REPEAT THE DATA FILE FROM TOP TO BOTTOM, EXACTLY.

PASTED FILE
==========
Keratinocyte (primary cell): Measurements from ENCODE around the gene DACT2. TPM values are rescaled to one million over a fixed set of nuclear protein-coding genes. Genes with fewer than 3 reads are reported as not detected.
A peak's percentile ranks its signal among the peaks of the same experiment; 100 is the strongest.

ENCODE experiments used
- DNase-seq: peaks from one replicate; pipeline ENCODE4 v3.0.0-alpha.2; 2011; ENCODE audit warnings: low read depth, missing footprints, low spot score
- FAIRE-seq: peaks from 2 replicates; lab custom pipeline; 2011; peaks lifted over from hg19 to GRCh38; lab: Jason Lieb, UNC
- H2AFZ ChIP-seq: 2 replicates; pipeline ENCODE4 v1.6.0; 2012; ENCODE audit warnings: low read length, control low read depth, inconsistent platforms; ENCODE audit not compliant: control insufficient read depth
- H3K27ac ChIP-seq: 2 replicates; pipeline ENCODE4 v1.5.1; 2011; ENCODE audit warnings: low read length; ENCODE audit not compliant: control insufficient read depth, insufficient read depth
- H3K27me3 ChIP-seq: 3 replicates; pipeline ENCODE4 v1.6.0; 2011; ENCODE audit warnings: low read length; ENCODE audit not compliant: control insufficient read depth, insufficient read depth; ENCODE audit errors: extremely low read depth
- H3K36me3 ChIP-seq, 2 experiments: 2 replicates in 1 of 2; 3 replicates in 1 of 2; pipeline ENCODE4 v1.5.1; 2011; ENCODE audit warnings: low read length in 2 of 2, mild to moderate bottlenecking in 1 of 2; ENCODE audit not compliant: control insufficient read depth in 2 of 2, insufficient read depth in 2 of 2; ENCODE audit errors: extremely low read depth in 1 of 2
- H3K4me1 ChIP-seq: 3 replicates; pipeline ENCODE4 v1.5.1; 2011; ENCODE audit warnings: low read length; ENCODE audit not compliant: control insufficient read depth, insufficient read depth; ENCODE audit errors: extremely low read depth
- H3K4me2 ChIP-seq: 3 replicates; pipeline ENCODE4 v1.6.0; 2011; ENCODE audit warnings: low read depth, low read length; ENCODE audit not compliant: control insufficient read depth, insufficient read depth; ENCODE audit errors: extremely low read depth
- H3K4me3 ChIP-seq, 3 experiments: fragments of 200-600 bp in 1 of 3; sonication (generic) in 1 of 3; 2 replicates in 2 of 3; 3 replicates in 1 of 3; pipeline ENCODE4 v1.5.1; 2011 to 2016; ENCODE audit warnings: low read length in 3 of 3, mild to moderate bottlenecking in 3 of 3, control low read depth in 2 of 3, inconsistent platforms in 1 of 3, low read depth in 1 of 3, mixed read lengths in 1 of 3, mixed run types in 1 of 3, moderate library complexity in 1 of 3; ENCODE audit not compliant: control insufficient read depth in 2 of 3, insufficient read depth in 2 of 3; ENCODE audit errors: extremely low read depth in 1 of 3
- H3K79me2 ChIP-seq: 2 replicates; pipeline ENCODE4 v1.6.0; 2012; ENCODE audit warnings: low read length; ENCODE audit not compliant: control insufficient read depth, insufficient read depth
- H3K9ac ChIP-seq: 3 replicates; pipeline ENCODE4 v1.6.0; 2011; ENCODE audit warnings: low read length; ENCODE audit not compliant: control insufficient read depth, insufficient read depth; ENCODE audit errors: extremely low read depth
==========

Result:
Keratinocyte (primary cell): Measurements from ENCODE around the gene DACT2. TPM values are rescaled to one million over a fixed set of nuclear protein-coding genes. Genes with fewer than 3 reads are reported as not detected.
A peak's percentile ranks its signal among the peaks of the same experiment; 100 is the strongest.

ENCODE experiments used
- DNase-seq: peaks from one replicate; pipeline ENCODE4 v3.0.0-alpha.2; 2011; ENCODE audit warnings: low read depth, missing footprints, low spot score
- FAIRE-seq: peaks from 2 replicates; lab custom pipeline; 2011; peaks lifted over from hg19 to GRCh38; lab: Jason Lieb, UNC
- H2AFZ ChIP-seq: 2 replicates; pipeline ENCODE4 v1.6.0; 2012; ENCODE audit warnings: low read length, control low read depth, inconsistent platforms; ENCODE audit not compliant: control insufficient read depth
- H3K27ac ChIP-seq: 2 replicates; pipeline ENCODE4 v1.5.1; 2011; ENCODE audit warnings: low read length; ENCODE audit not compliant: control insufficient read depth, insufficient read depth
- H3K27me3 ChIP-seq: 3 replicates; pipeline ENCODE4 v1.6.0; 2011; ENCODE audit warnings: low read length; ENCODE audit not compliant: control insufficient read depth, insufficient read depth; ENCODE audit errors: extremely low read depth
- H3K36me3 ChIP-seq, 2 experiments: 2 replicates in 1 of 2; 3 replicates in 1 of 2; pipeline ENCODE4 v1.5.1; 2011; ENCODE audit warnings: low read length in 2 of 2, mild to moderate bottlenecking in 1 of 2; ENCODE audit not compliant: control insufficient read depth in 2 of 2, insufficient read depth in 2 of 2; ENCODE audit errors: extremely low read depth in 1 of 2
- H3K4me1 ChIP-seq: 3 replicates; pipeline ENCODE4 v1.5.1; 2011; ENCODE audit warnings: low read length; ENCODE audit not compliant: control insufficient read depth, insufficient read depth; ENCODE audit errors: extremely low read depth
- H3K4me2 ChIP-seq: 3 replicates; pipeline ENCODE4 v1.6.0; 2011; ENCODE audit warnings: low read depth, low read length; ENCODE audit not compliant: control insufficient read depth, insufficient read depth; ENCODE audit errors: extremely low read depth
- H3K4me3 ChIP-seq, 3 experiments: fragments of 200-600 bp in 1 of 3; sonication (generic) in 1 of 3; 2 replicates in 2 of 3; 3 replicates in 1 of 3; pipeline ENCODE4 v1.5.1; 2011 to 2016; ENCODE audit warnings: low read length in 3 of 3, mild to moderate bottlenecking in 3 of 3, control low read depth in 2 of 3, inconsistent platforms in 1 of 3, low read depth in 1 of 3, mixed read lengths in 1 of 3, mixed run types in 1 of 3, moderate library complexity in 1 of 3; ENCODE audit not compliant: control insufficient read depth in 2 of 3, insufficient read depth in 2 of 3; ENCODE audit errors: extremely low read depth in 1 of 3
- H3K79me2 ChIP-seq: 2 replicates; pipeline ENCODE4 v1.6.0; 2012; ENCODE audit warnings: low read length; ENCODE audit not compliant: control insufficient read depth, insufficient read depth
- H3K9ac ChIP-seq: 3 replicates; pipeline ENCODE4 v1.6.0; 2011; ENCODE audit warnings: low read length; ENCODE audit not compliant: control insufficient read depth, insufficient read depth; ENCODE audit errors: extremely low read depth